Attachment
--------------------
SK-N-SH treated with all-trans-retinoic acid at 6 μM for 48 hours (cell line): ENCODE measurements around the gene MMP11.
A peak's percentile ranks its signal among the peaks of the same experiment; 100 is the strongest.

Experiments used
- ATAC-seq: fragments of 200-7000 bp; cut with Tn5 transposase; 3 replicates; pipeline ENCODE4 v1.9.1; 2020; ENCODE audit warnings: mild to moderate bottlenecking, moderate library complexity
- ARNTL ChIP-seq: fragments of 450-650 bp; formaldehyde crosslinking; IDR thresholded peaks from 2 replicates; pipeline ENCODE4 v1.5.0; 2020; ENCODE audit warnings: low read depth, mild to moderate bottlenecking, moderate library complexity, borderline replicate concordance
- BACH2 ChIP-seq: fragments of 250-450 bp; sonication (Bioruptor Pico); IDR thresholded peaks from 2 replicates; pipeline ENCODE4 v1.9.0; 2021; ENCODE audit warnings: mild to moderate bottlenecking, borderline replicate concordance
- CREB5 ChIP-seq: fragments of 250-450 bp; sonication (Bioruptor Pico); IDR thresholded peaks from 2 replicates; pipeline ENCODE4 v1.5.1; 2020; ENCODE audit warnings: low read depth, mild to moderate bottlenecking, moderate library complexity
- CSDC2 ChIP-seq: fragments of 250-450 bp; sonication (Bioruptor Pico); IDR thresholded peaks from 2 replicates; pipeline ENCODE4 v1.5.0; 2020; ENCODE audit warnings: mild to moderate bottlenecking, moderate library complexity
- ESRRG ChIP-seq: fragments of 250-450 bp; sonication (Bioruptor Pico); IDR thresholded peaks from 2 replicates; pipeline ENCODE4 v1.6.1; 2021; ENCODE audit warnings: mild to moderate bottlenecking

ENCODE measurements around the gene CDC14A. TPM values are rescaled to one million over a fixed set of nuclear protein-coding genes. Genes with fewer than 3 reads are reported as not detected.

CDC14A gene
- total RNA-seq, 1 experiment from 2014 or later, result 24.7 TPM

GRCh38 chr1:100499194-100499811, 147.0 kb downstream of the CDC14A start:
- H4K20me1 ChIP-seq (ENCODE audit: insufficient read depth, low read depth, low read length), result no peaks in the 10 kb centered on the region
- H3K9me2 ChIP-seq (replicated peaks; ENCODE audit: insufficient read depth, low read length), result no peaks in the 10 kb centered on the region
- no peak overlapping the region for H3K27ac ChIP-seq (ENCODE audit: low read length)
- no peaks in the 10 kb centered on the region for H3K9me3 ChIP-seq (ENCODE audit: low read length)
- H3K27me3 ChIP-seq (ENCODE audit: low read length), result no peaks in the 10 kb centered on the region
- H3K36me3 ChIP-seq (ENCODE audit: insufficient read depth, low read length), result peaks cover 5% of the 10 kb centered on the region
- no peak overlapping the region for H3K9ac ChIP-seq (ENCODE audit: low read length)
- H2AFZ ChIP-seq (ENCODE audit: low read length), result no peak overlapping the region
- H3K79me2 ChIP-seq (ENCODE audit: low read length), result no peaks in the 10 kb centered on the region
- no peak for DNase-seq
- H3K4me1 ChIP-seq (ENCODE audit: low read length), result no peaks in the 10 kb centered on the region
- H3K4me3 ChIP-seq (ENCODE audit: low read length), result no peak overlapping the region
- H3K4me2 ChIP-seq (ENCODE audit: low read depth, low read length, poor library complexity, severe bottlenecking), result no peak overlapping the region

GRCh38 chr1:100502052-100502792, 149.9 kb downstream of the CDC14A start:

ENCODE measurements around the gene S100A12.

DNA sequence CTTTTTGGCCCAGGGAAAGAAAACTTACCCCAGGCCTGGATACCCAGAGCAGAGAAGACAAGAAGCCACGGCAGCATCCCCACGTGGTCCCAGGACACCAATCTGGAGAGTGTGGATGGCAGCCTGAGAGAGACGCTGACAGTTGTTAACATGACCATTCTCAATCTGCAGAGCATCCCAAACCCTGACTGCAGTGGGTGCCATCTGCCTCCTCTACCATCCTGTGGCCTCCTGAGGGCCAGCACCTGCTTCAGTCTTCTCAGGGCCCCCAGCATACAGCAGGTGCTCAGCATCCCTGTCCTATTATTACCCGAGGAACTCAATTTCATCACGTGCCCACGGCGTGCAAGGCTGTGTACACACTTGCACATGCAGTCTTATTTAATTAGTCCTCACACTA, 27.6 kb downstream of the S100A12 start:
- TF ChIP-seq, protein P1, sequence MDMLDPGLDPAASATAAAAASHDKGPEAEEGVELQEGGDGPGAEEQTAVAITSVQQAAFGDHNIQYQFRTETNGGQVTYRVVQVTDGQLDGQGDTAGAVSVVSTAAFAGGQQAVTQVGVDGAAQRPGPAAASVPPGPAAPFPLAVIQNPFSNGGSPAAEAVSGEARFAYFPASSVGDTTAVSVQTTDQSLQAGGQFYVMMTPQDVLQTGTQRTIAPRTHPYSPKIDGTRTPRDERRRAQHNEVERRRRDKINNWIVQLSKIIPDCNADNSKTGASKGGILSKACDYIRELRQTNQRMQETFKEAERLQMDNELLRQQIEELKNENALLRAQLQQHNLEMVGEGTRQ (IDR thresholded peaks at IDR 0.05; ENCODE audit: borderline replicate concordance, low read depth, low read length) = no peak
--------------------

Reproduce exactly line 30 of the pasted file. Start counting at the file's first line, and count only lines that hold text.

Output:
- TF ChIP-seq, protein P1, sequence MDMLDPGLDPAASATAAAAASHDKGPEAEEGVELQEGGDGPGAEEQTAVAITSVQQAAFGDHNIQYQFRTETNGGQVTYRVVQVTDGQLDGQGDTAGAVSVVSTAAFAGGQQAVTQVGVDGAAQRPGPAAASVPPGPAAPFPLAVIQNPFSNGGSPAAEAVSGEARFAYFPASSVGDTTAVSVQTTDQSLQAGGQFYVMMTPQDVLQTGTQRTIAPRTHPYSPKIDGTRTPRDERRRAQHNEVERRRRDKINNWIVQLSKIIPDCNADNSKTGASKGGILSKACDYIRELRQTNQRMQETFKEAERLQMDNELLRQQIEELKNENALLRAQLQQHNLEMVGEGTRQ (IDR thresholded peaks at IDR 0.05; ENCODE audit: borderline replicate concordance, low read depth, low read length) = no peak